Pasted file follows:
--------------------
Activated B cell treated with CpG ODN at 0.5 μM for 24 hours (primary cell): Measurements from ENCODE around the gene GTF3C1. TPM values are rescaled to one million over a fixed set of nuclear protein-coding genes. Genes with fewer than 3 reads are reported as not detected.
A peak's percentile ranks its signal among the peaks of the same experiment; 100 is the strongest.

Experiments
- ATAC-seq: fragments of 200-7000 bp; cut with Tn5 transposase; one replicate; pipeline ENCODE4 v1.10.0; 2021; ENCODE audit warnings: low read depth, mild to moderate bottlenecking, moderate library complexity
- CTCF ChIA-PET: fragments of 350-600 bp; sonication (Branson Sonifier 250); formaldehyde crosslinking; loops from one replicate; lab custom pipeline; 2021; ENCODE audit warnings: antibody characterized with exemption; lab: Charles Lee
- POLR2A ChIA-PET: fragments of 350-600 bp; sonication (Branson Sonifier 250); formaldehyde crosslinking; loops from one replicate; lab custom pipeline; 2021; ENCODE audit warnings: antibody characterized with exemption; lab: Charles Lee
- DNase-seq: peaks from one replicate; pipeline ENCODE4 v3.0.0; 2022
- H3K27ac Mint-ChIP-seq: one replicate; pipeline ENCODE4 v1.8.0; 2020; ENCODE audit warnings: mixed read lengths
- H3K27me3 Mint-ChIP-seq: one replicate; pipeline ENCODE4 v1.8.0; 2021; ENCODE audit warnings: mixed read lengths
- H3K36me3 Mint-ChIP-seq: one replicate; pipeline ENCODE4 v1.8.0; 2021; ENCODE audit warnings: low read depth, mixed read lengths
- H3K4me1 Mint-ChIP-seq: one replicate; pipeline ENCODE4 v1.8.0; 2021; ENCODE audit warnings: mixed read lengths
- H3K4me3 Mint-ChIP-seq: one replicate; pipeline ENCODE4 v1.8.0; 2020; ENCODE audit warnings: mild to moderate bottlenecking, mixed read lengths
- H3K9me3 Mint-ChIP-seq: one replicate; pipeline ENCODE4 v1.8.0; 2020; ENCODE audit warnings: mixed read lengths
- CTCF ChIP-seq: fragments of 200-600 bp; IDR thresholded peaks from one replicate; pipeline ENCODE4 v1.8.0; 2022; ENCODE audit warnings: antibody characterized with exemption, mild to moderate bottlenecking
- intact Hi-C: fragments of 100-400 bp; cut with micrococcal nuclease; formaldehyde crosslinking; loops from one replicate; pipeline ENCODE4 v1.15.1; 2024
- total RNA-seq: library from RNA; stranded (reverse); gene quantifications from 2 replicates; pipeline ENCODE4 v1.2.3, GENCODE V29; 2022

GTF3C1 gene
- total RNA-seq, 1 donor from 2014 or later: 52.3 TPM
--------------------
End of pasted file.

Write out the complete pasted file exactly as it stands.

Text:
Activated B cell treated with CpG ODN at 0.5 μM for 24 hours (primary cell): Measurements from ENCODE around the gene GTF3C1. TPM values are rescaled to one million over a fixed set of nuclear protein-coding genes. Genes with fewer than 3 reads are reported as not detected.
A peak's percentile ranks its signal among the peaks of the same experiment; 100 is the strongest.

Experiments
- ATAC-seq: fragments of 200-7000 bp; cut with Tn5 transposase; one replicate; pipeline ENCODE4 v1.10.0; 2021; ENCODE audit warnings: low read depth, mild to moderate bottlenecking, moderate library complexity
- CTCF ChIA-PET: fragments of 350-600 bp; sonication (Branson Sonifier 250); formaldehyde crosslinking; loops from one replicate; lab custom pipeline; 2021; ENCODE audit warnings: antibody characterized with exemption; lab: Charles Lee
- POLR2A ChIA-PET: fragments of 350-600 bp; sonication (Branson Sonifier 250); formaldehyde crosslinking; loops from one replicate; lab custom pipeline; 2021; ENCODE audit warnings: antibody characterized with exemption; lab: Charles Lee
- DNase-seq: peaks from one replicate; pipeline ENCODE4 v3.0.0; 2022
- H3K27ac Mint-ChIP-seq: one replicate; pipeline ENCODE4 v1.8.0; 2020; ENCODE audit warnings: mixed read lengths
- H3K27me3 Mint-ChIP-seq: one replicate; pipeline ENCODE4 v1.8.0; 2021; ENCODE audit warnings: mixed read lengths
- H3K36me3 Mint-ChIP-seq: one replicate; pipeline ENCODE4 v1.8.0; 2021; ENCODE audit warnings: low read depth, mixed read lengths
- H3K4me1 Mint-ChIP-seq: one replicate; pipeline ENCODE4 v1.8.0; 2021; ENCODE audit warnings: mixed read lengths
- H3K4me3 Mint-ChIP-seq: one replicate; pipeline ENCODE4 v1.8.0; 2020; ENCODE audit warnings: mild to moderate bottlenecking, mixed read lengths
- H3K9me3 Mint-ChIP-seq: one replicate; pipeline ENCODE4 v1.8.0; 2020; ENCODE audit warnings: mixed read lengths
- CTCF ChIP-seq: fragments of 200-600 bp; IDR thresholded peaks from one replicate; pipeline ENCODE4 v1.8.0; 2022; ENCODE audit warnings: antibody characterized with exemption, mild to moderate bottlenecking
- intact Hi-C: fragments of 100-400 bp; cut with micrococcal nuclease; formaldehyde crosslinking; loops from one replicate; pipeline ENCODE4 v1.15.1; 2024
- total RNA-seq: library from RNA; stranded (reverse); gene quantifications from 2 replicates; pipeline ENCODE4 v1.2.3, GENCODE V29; 2022

GTF3C1 gene
- total RNA-seq, 1 donor from 2014 or later: 52.3 TPM